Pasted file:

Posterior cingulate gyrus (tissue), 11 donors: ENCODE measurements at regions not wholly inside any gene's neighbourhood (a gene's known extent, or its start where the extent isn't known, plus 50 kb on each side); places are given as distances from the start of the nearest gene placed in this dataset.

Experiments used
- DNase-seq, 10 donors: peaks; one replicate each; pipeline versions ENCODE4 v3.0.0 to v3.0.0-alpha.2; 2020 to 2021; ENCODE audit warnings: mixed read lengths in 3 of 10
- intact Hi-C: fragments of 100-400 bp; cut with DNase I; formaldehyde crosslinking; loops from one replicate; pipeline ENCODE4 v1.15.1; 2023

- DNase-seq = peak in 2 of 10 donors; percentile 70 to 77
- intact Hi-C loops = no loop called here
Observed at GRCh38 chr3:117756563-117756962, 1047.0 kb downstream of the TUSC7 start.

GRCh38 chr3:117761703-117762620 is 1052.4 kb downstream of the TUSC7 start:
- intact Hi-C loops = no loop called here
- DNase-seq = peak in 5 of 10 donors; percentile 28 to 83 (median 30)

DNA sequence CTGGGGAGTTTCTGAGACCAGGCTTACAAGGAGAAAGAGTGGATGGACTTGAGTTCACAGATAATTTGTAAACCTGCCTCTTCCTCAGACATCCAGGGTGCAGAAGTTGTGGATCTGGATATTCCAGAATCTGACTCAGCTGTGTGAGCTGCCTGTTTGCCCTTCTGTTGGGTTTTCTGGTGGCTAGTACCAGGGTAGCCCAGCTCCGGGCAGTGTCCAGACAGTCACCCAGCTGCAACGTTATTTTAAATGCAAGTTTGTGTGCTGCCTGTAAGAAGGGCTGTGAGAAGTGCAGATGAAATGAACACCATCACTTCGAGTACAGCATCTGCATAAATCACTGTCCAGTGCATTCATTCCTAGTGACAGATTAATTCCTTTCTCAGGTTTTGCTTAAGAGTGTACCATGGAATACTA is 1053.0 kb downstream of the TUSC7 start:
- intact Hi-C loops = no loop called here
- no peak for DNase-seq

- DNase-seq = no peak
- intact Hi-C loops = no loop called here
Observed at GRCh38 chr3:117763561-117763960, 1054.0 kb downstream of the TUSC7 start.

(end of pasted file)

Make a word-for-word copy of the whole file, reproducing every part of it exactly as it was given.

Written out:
Posterior cingulate gyrus (tissue), 11 donors: ENCODE measurements at regions not wholly inside any gene's neighbourhood (a gene's known extent, or its start where the extent isn't known, plus 50 kb on each side); places are given as distances from the start of the nearest gene placed in this dataset.

Experiments used
- DNase-seq, 10 donors: peaks; one replicate each; pipeline versions ENCODE4 v3.0.0 to v3.0.0-alpha.2; 2020 to 2021; ENCODE audit warnings: mixed read lengths in 3 of 10
- intact Hi-C: fragments of 100-400 bp; cut with DNase I; formaldehyde crosslinking; loops from one replicate; pipeline ENCODE4 v1.15.1; 2023

- DNase-seq = peak in 2 of 10 donors; percentile 70 to 77
- intact Hi-C loops = no loop called here
Observed at GRCh38 chr3:117756563-117756962, 1047.0 kb downstream of the TUSC7 start.

GRCh38 chr3:117761703-117762620 is 1052.4 kb downstream of the TUSC7 start:
- intact Hi-C loops = no loop called here
- DNase-seq = peak in 5 of 10 donors; percentile 28 to 83 (median 30)

DNA sequence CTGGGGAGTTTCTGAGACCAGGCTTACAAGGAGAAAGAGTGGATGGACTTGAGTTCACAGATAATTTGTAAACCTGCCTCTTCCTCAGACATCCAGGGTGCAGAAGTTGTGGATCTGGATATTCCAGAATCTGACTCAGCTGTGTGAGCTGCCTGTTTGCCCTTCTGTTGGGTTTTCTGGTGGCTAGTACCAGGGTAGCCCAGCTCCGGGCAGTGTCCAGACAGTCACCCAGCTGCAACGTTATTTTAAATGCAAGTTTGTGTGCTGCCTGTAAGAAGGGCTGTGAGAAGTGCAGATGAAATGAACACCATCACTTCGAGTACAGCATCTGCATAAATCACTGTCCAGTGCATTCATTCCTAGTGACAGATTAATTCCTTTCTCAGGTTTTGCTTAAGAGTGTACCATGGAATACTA is 1053.0 kb downstream of the TUSC7 start:
- intact Hi-C loops = no loop called here
- no peak for DNase-seq

- DNase-seq = no peak
- intact Hi-C loops = no loop called here
Observed at GRCh38 chr3:117763561-117763960, 1054.0 kb downstream of the TUSC7 start.